In 1997, Binjamin Wilkomirski arrived in New York to read from his prize-winning book Fragments: Memories of a Wartime Childhood, his memoir of an early childhood lost to the concentration camps at Majdanck and Auschwitz, and to raise money for the Holocaust Museum in Washington D.C. This orphaned survivor also came as the guest of honor to the family reunion of the Wilburs (once Wilkomirskis). The Wilburs hoped to trace the unrecorded link between the Wilkomirskis of Riga in Latvia and the name that Binjamin remembered. The Wilburs and the media embraced Binjamin as a humanitarian whose eloquent story typified that of many child survivors.One year later, Binjamin was publicly accused of being a Swiss-born, gentile imposter: on August 27, 1998, a German novelist named Daniel Gazfried announced to the world that he had uncovered documentary evidence proving that Fragments was an elaborate fiction. Yet Binjamin still insisted his wartime memories carried more weight than the documents against him, proclaiming, 'Nobody has to believe me.' Those who continued to believe Binjamin included child survivors, psychotherapists, and his publishers.Who was Binjamin Wilkomirsk? Why would someone want to be him? And why would so many of us want to believe him? Wilbur family member Blake Eskin recounts the dispute over Binjamin's authenticity through reportage, interviews with Binjamin's acquaintances, and a visit to Riga in search of actual Wilkomirski relatives. In his absorbing narrative Eskin records the reactions of the media, the child-survivor community, and the Wilburs themselves to reveal larger disagreements over the reliability of memory, the value of testimony, and the individual's relationship to history. Part biography, part mystery, and part memoir, Eskin's A Life in Pieces is an important and lasting contribution to the literature of the Holocaust.
My Search for Meaning FriesenPress
Książki / Literatura obcojęzyczna
My Search for Meaning is an intimate collection of memories of a child growing up first in an orphanage in Germany, then in Middle America. Abandoned by her mother - who escaped East Germany just as the Berlin Wall was being erected - the child finds herself alone in a hard-to-understand world that is itself undergoing great change. Against a pervasive backdrop of loneliness, institutional life and brutal betrayals, there is still the innocence and wonder of childhood and sudden, inexplicable joys. A sensitive child in life without a protector learns to go on instinct. What informs instinct in this memoir is a seedling faith in the overall goodness of life, a belief that things will, with time and effort, work together for good. What begins as a search for answers becomes a journey of understanding. As the mystery unfolds a young woman emerges, forged from all she has endured but also from mercy and compassion and a deeply held conviction that each of us, at any moment, can transform our lives.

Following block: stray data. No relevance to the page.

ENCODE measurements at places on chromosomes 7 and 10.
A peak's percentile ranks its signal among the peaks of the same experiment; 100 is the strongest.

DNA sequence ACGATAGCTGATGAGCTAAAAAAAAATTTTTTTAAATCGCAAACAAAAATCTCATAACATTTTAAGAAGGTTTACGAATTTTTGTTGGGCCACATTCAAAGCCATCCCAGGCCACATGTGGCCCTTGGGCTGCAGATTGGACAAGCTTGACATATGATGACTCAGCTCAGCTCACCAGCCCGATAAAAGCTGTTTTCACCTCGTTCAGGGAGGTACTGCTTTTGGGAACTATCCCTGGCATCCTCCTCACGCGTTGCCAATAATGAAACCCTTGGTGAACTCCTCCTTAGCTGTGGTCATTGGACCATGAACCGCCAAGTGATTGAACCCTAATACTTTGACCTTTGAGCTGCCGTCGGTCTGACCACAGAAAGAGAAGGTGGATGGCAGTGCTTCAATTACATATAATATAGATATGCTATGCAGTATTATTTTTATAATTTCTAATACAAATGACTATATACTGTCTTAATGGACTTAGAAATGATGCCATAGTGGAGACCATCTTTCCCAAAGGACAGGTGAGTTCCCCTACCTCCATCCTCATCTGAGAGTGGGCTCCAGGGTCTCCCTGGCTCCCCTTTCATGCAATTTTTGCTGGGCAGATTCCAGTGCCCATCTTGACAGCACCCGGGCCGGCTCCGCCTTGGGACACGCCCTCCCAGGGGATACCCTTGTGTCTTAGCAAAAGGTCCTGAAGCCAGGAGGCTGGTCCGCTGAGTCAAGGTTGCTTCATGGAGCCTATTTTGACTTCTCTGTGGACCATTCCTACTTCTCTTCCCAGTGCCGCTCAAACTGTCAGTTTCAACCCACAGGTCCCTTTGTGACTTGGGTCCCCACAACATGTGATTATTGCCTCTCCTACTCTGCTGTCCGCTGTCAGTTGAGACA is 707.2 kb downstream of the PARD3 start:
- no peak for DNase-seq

They Poured Fire on Us from the Sky Public Affairs
Benjamin, Alepho and Benson were raised among the Dinka tribe of Sudan. Their world was an insulated, close-knit community of grass-roofed cottages, cattle herders and tribal councils. The lions and pythons that prowled beyond the village fences were the greatest threat they knew. All that changed the night the government-armed Murahiliin began attacking their villages. Amid the chaos, screams, conflagration and gunfire, five-year-old Benson and seven-year-old Benjamin fled into the dark night. Two years later, Aleph aged seven, was forced to do the same. Across the Southern Sudan over the next five years, thousands of other boys did likewise, joining the stream of child refugees that became known as the Lost Boys. Their journey would take them over one thousand miles across a war-ravaged country, through landminesown paths, crocodile-infested waters and grotesque extremes of hunger, thirst and disease. The refugee camps they eventually filtered through offered little respite from the brutality they were fleeing. In "They Poured Fire on Us from the Sky", Alephy, Benson and Benjamin by turn, recount their experiences along this unthinkable journey. They vividly recall the family, friends and tribal world they left far behind them and their desperate efforts to keep track of one another. This is a captivating memoir of Sudan and a powerful portrait of war as seen through the eyes of children. And it is, in the end, an inspiring and unforgettable tribute to the tenacity of even the youngest human spirits.